The Ava R-I School Board accepted two retirement resignations last Thursday evening during closed session. Nancy Ewing, who is presently a kindergarten teacher, tendered her resignation effective at the conclusion of this school term, and Sue Thomas, an aide in the middle school will also retire at the end of this school year. According to Superintendent Dr. Jason Dial, Ewing has 30-plus years of experience in the field of education.
During closed, the board also voted to hire retired school teacher Gail Davidson as high school special education teacher, filling the slot vacated by Doris Chunn. Dr. Dial said the administration gained approval from all the appropriate agencies prior to asking Davidson to take the position in the high school. He noted the slot was also filled in conjunction with the critical teacher shortage rule.
In voting action, the board opted to renew the Flex Plan, Section 125, which allows school employees to pay certain qualified expenses, such as health insurance premiums, on a pretax basis. By engaging in this format, the plan reduces the total taxable income amount for those who sign-up for the benefit. The motion to adopt was approved by Mark Henry and Michael Stewart, and the vote was unanimous.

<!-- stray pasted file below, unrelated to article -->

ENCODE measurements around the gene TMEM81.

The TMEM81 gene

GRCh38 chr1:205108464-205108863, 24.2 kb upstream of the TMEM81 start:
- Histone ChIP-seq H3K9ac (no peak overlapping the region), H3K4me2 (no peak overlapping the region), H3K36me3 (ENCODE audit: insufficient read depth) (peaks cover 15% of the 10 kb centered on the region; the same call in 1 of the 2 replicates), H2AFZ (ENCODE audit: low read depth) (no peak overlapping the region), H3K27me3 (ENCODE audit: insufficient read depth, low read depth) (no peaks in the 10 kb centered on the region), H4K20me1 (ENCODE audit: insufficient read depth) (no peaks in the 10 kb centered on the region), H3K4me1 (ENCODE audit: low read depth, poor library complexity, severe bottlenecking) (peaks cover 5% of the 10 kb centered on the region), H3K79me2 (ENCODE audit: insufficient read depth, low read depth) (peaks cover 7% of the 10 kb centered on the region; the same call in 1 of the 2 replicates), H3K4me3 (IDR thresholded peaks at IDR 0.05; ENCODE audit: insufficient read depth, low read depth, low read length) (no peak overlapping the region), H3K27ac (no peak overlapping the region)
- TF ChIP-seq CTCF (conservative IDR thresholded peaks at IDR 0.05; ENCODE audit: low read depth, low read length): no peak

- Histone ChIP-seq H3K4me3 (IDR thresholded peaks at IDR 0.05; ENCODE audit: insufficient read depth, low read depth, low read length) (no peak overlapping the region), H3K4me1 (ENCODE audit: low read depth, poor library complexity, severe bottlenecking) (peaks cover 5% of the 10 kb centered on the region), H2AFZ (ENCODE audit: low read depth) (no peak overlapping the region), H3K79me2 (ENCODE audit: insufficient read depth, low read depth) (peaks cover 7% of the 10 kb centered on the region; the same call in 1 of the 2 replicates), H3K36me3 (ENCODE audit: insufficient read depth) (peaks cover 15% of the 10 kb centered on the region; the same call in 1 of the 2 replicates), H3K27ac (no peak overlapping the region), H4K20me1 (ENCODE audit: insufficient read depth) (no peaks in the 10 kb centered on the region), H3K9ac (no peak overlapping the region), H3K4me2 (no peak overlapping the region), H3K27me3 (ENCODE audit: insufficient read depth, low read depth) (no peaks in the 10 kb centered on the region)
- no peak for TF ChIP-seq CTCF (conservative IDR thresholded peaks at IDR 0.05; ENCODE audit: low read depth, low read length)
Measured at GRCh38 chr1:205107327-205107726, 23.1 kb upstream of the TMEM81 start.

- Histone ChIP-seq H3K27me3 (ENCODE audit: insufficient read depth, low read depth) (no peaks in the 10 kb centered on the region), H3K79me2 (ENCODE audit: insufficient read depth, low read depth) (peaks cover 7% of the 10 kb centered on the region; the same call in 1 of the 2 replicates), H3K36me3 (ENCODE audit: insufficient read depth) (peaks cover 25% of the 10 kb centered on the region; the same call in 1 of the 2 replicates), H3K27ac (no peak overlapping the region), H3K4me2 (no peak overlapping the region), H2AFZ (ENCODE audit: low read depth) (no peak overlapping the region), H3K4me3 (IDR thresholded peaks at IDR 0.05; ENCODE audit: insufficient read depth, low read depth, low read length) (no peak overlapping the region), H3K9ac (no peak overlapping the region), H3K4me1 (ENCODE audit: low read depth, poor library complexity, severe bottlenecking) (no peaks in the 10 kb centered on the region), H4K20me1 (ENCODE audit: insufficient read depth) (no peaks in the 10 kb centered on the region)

Jobs for America’s Graduates (JAG) program was introduced to board members as a future option for consideration. In the presentation, high school principal Dr. Teresa Nash noted the program offers up to $30,000 in grant opportunities for at-risk students. The funds are used to support students moving from high school to a career, or from high school to secondary training. Nash noted JAG is a multi-year program, with the capability to assist 35 students, with 45 students the maximum number served. The program focuses on career /job development programs, and community service.
Dr. Nash said she recently visited with West Plains and Lebanon and their programs focus on soft skills, and work base skills, respectively.
She advised that if the board chose to get involved in the program, and a grant was awarded to Ava, the school would have the ability to design their own program, with the flexibility to meet the needs of local students. Dr. Nash advised the program tracks students for one-year after completing high school, and the initiative is also backed by the Department of Elementary and Secondary Education (DESE) and the government.